Kate Losse was a grad school refugee when she joined Facebook as employee #51 in 2005. Hired to answer user questions such as "What is a poke?" and "Why can't I access my ex-girlfriend's profile?" her early days at the company were characterized by a sense of camaraderie, promise, and ambition: Here was a group of scrappy young upstarts on a mission to rock Silicon Valley and change the world. Over time, this sense of mission became so intense that working for Facebook felt like more than just a job; it implied a wholehearted dedication to "the cause." Employees were incentivized to live within one mile of the office, summers were spent carousing at the company pool house, and female employees were told to wear T-shirts with founder Mark Zuckerberg's profile picture on his birthday. Losse started to wonder what this new medium meant for real-life relationships: Would Facebook improve our social interactions? Or would we all just adapt our behavior to the habits and rules of these brilliant but socially awkward Internet savants who have become today's youngest power players? Increasingly skeptical, Losse graduated from customer service to the internationalization team--tasked with rolling out Facebook to the rest of the world-- finally landing a seat right outside Zuckerberg's office as his personal ghostwriter, the voice of the boy king. This book takes us for the first time into the heart of this fast-growing information empire, inviting us to high-level meetings with Zuckerberg; lifting the veil on long nights of relentless hacking and trolling; taking us behind the scenes of raucous company parties; and introducing us to the personalities, values, and secret ambitions of the floppy-haired boy wonders who are redefining the way we live, love, and work. By revealing here what's really driving both the business and the culture of the social network, Losse answers the biggest question of all: What kind of world is Facebook trying to build, and is it the world we want to live in? *** "Logging on to Facebook that first day, in retrospect, was the second, and to date the last, time that any technology has captured my imagination. The first was when Apple advertised the first laptop, the PowerBook, in the 1990s--with the words, 'What's on your PowerBook?' "'World domination,' my teenaged self- answered instinctively. That's what these devices were made for, I thought: so small and yet so powerful, so capable of linking quickly to and between everything else in the world. From the laptop, I could write and distribute information faster than ever before. It was intoxicating to imagine, and Facebook's sudden, faithful rendering in 2004 of the physical world into the virtual felt the same. What could you do, now that you could see and connect to everyone and everything, instantly? "But what, also, could be diminished by such quick access? In the realm of ideas, it seemed easy: Who wouldn't want to distribute and discuss ideas widely? However, in the realm of the personal, it seemed more complicated. What was the benefit of doing everything in public? Is information itself neutral, or do different types of information have different values, different levels of expectation of privacy, different implications for distribution and consumption? Should all information be shared equally quickly and without regard to my relationship to it? And, finally, and most important, as we ask whenever we begin a new relationship with anything, would this be good for me?" -- From the Introduction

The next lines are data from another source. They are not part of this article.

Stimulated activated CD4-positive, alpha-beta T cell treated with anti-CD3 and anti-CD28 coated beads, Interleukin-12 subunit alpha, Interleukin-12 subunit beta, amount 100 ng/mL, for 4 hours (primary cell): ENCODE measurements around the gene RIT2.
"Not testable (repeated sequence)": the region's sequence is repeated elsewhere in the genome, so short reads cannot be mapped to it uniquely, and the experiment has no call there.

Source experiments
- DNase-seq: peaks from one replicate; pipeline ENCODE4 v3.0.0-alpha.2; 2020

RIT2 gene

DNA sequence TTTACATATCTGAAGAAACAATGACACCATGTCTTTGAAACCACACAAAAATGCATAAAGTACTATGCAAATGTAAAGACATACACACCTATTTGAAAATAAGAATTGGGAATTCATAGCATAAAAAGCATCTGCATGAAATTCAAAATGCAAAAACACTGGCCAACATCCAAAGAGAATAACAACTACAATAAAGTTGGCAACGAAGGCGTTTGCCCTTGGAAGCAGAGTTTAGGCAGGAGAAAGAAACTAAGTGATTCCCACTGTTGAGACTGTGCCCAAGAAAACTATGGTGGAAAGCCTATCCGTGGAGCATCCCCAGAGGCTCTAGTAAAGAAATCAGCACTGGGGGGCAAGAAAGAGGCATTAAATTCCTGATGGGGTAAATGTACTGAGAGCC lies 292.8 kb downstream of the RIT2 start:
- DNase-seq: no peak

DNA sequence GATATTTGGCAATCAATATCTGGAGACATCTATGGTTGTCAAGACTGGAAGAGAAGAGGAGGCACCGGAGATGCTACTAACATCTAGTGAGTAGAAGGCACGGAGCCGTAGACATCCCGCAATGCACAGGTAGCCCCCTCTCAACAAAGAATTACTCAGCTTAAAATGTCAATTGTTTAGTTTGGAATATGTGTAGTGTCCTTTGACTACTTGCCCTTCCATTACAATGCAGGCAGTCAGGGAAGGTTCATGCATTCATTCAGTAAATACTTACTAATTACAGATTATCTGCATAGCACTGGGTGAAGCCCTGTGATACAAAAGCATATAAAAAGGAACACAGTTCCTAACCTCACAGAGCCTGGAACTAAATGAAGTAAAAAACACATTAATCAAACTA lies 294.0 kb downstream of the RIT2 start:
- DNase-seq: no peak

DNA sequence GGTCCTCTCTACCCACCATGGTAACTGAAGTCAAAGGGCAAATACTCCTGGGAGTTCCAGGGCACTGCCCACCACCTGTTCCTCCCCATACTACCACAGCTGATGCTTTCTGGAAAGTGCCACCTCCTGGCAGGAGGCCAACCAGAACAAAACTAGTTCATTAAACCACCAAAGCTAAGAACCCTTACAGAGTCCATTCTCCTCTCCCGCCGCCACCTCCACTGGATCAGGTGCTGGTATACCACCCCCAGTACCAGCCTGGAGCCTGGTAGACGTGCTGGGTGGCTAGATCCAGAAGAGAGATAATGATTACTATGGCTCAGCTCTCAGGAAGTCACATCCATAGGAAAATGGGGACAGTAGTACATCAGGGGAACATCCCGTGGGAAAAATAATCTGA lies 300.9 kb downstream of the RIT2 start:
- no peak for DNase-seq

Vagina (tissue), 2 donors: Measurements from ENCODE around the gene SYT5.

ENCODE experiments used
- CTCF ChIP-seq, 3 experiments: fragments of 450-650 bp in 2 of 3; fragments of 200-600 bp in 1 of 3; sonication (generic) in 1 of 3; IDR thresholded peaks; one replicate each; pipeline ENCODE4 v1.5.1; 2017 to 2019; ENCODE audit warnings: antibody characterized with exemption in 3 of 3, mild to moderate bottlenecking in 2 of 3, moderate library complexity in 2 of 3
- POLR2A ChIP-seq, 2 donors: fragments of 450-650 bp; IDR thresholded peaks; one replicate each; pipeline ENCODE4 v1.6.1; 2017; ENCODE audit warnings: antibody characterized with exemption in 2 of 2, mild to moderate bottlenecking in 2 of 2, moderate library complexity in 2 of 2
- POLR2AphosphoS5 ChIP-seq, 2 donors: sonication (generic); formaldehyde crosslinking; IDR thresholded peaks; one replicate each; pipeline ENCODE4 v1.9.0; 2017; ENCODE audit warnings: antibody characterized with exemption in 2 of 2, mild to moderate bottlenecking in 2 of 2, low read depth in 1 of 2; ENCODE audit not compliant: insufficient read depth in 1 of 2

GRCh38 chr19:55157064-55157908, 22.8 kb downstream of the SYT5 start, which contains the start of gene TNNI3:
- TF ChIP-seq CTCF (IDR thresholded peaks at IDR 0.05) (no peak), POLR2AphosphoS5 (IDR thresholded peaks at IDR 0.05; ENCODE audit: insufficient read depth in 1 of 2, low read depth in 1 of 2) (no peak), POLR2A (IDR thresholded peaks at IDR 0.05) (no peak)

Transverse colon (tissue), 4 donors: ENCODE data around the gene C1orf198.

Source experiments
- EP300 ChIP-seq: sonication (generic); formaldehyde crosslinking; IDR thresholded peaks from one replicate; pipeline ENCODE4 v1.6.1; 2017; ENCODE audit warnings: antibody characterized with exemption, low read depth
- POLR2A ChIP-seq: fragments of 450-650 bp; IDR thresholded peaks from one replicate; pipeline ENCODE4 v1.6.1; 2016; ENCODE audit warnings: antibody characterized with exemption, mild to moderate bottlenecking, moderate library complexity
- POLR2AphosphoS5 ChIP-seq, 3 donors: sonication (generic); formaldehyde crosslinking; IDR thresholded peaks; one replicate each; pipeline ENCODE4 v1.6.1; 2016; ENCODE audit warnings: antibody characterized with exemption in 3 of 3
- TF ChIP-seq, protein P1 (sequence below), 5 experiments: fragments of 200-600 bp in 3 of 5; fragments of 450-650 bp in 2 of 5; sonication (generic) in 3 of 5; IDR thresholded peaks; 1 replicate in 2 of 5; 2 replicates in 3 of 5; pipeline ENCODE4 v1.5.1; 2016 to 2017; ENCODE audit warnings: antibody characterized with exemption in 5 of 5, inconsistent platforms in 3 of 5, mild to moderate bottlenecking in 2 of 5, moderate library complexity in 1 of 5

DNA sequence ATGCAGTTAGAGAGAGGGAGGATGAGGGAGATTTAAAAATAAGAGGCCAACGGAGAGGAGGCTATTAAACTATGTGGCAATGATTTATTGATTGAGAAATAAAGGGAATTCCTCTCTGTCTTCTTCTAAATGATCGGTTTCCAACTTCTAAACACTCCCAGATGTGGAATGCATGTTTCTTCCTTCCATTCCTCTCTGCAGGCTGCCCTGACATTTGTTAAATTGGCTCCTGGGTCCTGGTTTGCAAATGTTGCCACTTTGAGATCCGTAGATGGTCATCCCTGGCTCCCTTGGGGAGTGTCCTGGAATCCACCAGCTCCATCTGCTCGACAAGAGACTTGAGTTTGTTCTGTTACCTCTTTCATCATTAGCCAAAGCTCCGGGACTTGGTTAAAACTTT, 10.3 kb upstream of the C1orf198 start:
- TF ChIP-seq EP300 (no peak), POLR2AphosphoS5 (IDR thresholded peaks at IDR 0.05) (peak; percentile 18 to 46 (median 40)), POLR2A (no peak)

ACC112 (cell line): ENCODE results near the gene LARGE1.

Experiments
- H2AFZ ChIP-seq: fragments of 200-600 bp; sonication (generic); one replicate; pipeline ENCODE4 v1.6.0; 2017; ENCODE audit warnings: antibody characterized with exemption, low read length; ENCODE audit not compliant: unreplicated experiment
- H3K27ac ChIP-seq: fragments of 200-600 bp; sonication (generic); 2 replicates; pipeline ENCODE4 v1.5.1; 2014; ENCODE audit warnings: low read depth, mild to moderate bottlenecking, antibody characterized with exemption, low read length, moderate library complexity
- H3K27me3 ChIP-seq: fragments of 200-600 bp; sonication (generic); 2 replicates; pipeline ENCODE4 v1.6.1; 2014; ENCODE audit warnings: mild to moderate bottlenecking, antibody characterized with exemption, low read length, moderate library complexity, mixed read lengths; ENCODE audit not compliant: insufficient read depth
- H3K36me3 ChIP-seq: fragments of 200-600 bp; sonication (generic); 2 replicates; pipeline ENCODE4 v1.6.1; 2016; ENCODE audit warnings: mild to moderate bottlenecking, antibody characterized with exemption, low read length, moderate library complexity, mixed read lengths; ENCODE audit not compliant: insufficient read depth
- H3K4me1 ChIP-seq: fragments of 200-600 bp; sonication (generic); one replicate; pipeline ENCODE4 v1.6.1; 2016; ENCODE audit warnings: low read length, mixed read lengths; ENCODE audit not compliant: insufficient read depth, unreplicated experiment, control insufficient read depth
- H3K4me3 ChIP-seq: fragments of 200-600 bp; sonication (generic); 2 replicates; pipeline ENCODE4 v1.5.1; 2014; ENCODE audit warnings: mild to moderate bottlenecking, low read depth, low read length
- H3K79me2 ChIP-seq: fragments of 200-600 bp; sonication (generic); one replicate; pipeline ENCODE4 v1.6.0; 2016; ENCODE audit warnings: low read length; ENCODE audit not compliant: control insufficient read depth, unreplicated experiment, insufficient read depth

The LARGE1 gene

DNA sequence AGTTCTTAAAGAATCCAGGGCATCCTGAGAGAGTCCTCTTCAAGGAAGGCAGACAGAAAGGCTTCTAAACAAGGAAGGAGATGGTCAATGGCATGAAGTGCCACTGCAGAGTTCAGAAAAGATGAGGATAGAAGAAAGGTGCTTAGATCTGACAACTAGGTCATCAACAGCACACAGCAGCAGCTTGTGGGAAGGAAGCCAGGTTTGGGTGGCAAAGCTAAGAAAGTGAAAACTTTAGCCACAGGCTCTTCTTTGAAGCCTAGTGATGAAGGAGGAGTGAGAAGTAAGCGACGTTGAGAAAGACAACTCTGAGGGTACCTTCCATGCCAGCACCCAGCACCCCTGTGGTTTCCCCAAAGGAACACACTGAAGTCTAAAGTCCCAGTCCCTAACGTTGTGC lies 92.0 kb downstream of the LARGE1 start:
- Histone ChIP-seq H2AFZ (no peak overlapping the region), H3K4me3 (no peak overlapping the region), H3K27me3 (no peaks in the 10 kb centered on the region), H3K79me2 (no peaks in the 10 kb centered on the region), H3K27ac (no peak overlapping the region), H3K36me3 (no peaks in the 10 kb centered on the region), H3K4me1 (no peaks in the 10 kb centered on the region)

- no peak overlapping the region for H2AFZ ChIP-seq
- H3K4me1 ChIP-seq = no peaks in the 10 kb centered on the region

The Boy Kings: A Journey into the Heart of the Social Network